BVDV is a pestivirus that although it is not a primary agent in the pathogenesis of BRDC, it can suppress the host immune system and increase the risk of secondary infections, thus enhancing pulmonary colonization by other pathogens such as BHV-1 [2325]. The mechanisms of the immunosuppressive action of BVDV are object of debate, including changes related to decreased lymphocyte proliferation [26, 27], severe lymphoid depletion in lymphoid tissues [2830], decreased chemotaxis and phagocytic activity [31], increased production of prostaglandin E2 [32, 33], increased NO synthesis in response to lipopolysaccharide [34, 35] and impaired production of pro-inflammatory cytokines [30, 3639].

Therefore, the aim of this study was to clarify the mechanisms responsible for ultrastructural and histopathological changes occurring in the lungs of calves pre-infected with BVDV and challenged later with BHV-1, as well as to analyze the role of MΦs in the appearance of the lesions. Thus, this work will contribute to gaining a better understanding about how this virus predisposes to secondary airborne infections.

Materials and methods

Experimental design

The experimental design and collection of samples have been described by Risalde et al. [40]. Briefly, twenty-four Friesian calves (8–9 months old), BVDV and BHV-1 antigen and antibody (Ab) free, were housed in the Animal Experimental Center of Cordoba University (Spain). The animals had an adjustment period of one week before the study started and were separated into three groups based on the inoculation protocol: twelve calves were inoculated intranasally with 10 mL of a suspension of non-cytopathic BVDV-1 strain 7443 with a titration of 105 tissue culture infective dose 50% (TCID50)/mL (courtesy of the Institute für Virologie, TIHO, Hannover, Germany). Twelve days later, when the calves showed neither clinical signs nor BVDV viraemia, they were challenged with 2 mL of BHV-1.1 strain Iowa containing 107 TCID50/mL (courtesy of the Hipra Laboratories, Girona, Spain) (BVDV/BHV-1 group). Two calves of this group, BHV-1.1-free, were used as BVDV infection controls. At the same time, ten calves were inoculated only with BHV-1.1 (BHV-1 group). Two un-infected (UI) animals were used as negative controls and received intranasally 2 mL of tissue culture fluid free of viruses. The time point of BHV-1.1 inoculation was defined as day 0.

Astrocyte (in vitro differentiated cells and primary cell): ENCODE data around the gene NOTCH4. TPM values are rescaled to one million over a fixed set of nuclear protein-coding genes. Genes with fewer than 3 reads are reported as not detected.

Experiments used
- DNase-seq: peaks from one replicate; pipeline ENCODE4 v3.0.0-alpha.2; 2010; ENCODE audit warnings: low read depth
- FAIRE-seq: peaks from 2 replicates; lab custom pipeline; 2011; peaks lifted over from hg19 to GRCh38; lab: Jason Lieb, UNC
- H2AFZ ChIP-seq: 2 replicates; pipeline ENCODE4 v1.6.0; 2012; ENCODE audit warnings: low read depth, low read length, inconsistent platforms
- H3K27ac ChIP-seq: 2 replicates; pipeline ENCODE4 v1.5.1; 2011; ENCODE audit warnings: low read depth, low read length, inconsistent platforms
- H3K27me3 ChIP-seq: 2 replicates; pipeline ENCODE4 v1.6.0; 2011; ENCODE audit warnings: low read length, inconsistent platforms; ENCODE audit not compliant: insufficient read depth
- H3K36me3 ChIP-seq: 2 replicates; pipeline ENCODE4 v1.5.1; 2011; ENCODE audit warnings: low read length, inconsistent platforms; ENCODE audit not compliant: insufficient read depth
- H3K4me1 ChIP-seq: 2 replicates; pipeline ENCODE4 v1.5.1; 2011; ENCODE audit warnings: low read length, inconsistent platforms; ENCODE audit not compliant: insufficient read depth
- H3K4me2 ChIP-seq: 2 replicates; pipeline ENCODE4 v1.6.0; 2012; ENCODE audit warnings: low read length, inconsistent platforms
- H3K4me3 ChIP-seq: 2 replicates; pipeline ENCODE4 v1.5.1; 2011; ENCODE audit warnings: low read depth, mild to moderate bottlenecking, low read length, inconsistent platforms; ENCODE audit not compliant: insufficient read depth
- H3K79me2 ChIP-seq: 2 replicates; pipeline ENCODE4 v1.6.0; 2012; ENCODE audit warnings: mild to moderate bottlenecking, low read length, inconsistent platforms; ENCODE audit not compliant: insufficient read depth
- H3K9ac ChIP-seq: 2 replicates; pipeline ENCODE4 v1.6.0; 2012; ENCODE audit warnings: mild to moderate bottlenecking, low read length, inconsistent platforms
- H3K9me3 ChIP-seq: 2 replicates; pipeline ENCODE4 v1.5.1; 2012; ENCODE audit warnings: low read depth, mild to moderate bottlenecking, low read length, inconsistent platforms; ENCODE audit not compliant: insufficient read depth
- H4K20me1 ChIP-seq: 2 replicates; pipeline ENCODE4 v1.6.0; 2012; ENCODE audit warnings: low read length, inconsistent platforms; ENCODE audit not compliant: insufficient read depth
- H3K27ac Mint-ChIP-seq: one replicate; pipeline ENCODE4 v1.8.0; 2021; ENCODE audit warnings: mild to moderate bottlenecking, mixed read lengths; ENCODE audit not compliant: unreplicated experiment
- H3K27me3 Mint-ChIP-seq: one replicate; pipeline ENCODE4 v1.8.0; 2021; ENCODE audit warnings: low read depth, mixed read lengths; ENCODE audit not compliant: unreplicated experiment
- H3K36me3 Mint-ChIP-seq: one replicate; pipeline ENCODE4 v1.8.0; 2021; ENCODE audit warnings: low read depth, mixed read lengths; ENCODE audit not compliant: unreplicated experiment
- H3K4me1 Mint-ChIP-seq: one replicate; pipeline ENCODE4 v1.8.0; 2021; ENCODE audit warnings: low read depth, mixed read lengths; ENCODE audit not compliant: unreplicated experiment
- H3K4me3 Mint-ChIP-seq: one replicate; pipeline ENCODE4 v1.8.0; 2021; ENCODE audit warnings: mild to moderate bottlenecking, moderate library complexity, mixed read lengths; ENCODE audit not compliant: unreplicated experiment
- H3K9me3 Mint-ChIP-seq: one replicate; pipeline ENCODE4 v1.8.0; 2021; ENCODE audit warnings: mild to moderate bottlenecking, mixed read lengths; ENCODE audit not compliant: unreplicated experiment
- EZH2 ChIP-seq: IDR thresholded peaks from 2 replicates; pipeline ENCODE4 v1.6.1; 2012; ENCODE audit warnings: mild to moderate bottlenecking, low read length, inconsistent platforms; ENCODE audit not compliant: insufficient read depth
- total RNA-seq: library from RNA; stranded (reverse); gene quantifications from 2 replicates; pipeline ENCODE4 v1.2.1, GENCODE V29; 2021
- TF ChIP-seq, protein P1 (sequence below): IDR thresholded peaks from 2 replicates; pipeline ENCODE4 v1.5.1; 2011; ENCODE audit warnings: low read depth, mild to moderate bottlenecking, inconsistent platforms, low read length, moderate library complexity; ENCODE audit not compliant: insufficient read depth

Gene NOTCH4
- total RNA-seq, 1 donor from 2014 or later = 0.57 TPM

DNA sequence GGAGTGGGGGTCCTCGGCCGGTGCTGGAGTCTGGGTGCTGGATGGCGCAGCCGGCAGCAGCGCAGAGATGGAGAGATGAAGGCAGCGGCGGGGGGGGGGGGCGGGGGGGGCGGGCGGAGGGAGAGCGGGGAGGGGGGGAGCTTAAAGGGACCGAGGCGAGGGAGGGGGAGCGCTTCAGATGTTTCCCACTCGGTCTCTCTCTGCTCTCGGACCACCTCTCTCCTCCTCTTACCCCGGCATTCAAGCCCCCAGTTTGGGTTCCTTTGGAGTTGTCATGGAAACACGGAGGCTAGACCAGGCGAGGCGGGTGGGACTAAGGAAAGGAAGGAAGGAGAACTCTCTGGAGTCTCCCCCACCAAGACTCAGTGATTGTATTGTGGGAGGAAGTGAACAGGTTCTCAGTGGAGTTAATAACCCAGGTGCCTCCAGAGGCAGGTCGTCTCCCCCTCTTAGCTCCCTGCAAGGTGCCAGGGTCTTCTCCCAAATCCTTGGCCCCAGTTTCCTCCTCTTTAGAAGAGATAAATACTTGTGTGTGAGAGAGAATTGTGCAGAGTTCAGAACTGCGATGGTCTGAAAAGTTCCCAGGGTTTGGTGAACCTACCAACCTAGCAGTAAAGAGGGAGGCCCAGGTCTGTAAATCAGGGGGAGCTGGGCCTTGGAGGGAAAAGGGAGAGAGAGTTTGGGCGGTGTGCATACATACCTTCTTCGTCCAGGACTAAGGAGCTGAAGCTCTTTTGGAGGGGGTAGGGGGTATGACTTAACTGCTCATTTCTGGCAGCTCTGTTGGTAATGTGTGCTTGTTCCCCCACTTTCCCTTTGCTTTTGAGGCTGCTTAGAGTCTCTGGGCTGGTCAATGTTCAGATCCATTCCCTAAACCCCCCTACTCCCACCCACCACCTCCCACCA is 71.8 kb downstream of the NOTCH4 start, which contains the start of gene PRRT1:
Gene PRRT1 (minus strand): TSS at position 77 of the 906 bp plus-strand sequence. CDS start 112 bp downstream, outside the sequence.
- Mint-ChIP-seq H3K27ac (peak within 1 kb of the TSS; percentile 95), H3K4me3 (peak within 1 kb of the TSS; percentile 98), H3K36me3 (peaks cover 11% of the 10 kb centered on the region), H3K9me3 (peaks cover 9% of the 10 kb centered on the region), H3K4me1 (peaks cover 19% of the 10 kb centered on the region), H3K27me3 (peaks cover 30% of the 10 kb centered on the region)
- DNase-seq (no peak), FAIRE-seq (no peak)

After virus inoculation, clinical examination was performed daily. In order to determine the number of platelets, EDTA blood obtained from coccygeal vein and nasal swab samples were collected at 0, 3, 6, 9, 12, 15, 18 and 21 hours post-inoculation, 1, 2, 4, 5, 7, 9, 12 and 14 days post-inoculation (dpi) with BHV-1.1. The infected calves were sedated with xylazine (Rompun® 2% solution; Bayer Healthcare, Kiel, Germany) and euthanized by overdosing with thiopental-sodium (Thiovet®; Vet Limited, Leyland, Lancashire, UK) in batches of two at 1, 2, 4, 7 and 14 dpi. Two animals of the BVDV/BHV-1 group were killed at 0 dpi just before BHV-1.1 inoculation (BHV-1.1-UI), being used as BVDV infection controls for this group. On the contrary, the two negative control animals were euthanized at the end of the study, being used as UI controls for the BHV-1 group. The experimental procedure was carried out in accordance with the Code of Practice for Housing and Care of Animals used in Scientific Procedures, approved by the European Economic Community in 1986 (86/609/EEC amended by the directive 2003/65/EC).

All euthanized calves were subjected to necropsy examination. The samples were collected from the lungs and immediately frozen at −80°C for virological study; likewise, they were fixed in 10% buffered formalin solution for histopathological and immunohistochemical studies as well as in 2.5% glutaraldehyde in 0.1 M PBS for ultrastructural analysis.

Lung tissue samples were analyzed to discard any infection with secondary bacterial pathogens, being subjected to microbiological routine cultures (Xylose lysine deoxycholate agar, MacConkey agar and Blood agar) by using standard procedures. No bacteria were isolated from these samples.

Polymerase chain reaction (PCR)